There’s so much to love about having a toddler. They are smart, funny, amazing and you marvel daily at the new things they are able to do and say. But, they can also be stubborn, defiant and strong-willed. It’s all part of the growing process but sometimes it can surely be enough to drive you mad.
We’ve all been there…the 50 questions, the quick trip to the bathroom for the 300th time, the sudden overwhelming thirst that must be quenched right now this minute. Bedtime used to be a time to unwind and get ready to sleep. That is, until your toddler became an expert in bedtime stalling.
In this article, we’ll go over why toddlers feel the need to stall as well as offer some tips for how keep the stalling to a minimum.
Why Does Toddler Bedtime Stalling Happen?
Toddlerhood is a time when they are exploring and discovering their independence. They want to be a part of everything and more and more they want to do it themselves. Of course, it makes sense that they don’t want to go to bed. They’ll miss out on something! Bedtime and sleeping means dark and quiet and no one to play with. They may be tired and sleep but that doesn’t mean they don’t start reaching into their stalling bag of tricks to try for a just a few more minutes of awake time.
5 Tips to Managing Your Toddler’s Bedtime Stalling
Managing your toddler’s bedtime stalling can be frustrating especially when you and your toddler have reached the end of the day and ultimately have the same goal – to rest (even if your toddler doesn’t realize it!) As frustrating as it can be, keeping your toddler on track without upsetting her too much is key because we all know it’s much harder to get a sobbing, upset toddler to settle down and go to sleep easily.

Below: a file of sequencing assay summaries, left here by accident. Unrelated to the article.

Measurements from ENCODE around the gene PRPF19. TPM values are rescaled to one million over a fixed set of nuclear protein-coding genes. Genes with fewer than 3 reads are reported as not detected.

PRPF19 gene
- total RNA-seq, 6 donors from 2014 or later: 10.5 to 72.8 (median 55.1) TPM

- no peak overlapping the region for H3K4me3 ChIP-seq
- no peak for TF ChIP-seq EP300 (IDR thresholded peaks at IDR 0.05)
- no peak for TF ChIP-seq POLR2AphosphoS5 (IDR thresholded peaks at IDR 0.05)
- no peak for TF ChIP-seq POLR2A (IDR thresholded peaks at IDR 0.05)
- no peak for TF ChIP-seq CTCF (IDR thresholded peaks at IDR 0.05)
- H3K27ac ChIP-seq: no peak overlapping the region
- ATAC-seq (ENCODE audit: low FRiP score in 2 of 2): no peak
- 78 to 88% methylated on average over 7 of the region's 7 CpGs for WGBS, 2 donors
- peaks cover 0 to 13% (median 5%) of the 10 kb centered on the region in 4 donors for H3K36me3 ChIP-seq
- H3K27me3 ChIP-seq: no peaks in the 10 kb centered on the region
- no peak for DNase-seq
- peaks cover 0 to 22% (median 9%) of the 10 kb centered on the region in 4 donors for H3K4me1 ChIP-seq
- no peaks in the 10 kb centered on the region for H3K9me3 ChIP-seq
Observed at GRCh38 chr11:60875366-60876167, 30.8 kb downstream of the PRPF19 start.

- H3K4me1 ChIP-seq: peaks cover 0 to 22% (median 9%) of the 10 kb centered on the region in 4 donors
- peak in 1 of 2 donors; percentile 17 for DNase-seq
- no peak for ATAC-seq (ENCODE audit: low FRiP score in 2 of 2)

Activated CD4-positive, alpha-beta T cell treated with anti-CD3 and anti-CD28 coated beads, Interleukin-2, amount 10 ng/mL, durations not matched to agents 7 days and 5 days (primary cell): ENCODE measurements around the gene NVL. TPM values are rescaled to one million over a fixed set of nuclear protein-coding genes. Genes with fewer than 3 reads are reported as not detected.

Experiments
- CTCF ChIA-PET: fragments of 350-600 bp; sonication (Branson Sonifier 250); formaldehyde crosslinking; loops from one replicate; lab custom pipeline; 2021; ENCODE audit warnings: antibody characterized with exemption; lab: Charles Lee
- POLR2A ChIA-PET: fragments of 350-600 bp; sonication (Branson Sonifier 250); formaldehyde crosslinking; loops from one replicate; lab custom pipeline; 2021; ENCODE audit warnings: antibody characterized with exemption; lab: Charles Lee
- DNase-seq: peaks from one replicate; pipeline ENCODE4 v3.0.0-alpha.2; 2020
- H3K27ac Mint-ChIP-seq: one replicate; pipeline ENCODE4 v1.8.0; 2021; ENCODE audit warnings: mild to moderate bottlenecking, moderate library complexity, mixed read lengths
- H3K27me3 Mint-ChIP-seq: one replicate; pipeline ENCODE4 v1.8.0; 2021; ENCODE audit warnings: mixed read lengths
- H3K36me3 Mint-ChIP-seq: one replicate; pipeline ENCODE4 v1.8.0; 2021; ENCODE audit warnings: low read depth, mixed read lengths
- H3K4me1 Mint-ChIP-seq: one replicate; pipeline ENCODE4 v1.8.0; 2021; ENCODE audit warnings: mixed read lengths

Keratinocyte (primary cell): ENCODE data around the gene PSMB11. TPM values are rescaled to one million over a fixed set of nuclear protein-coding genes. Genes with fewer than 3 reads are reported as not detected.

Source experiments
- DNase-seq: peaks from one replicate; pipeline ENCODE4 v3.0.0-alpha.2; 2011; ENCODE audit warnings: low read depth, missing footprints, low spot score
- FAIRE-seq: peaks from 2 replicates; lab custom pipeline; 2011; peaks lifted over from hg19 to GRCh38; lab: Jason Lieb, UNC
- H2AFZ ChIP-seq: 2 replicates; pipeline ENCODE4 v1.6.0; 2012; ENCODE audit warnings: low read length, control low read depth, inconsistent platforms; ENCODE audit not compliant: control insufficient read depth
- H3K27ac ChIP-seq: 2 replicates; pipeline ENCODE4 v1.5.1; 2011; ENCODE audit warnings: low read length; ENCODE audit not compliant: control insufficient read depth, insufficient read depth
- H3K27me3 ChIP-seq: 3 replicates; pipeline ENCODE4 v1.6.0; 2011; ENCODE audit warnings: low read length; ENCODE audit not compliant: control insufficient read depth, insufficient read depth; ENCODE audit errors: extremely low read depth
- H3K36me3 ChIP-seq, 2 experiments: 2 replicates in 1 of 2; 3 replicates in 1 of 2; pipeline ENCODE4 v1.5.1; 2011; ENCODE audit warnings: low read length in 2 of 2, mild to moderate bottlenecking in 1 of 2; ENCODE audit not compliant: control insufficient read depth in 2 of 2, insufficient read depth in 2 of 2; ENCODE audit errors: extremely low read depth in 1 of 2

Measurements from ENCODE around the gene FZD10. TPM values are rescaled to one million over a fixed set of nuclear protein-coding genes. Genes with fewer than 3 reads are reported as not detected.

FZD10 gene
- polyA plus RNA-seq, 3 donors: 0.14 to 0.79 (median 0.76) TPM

Here are five gentle techniques you can try to help your toddler ease into bedtime without an epic battle of wills:
1. Countdown to bedtime. Give your toddler a head’s up that bedtime is coming. This often works much better than springing it on them without warning. About 30 minutes before it’s time to start the bedtime routine, give your toddler some little reminders that bedtime will be soon. You may even want to set a timer so your toddler can visually see the time counting down. Keep activities quiet and short as it can be harder to pull your toddler away from an long, engrossing activity.
2. Tell everything ‘goodnight.’ Go around the house or your toddler’s room and tell everything goodnight. This can include people, stuffed friends, toys and other objects like her toothbrush and even the potty. This activity helps to reinforce that everything is going to sleep and that she should go to sleep too. Another benefit of this activity is that it can help reduce requests for books or trips to the potty by reminding your toddler that the books and potty have already gone night-night.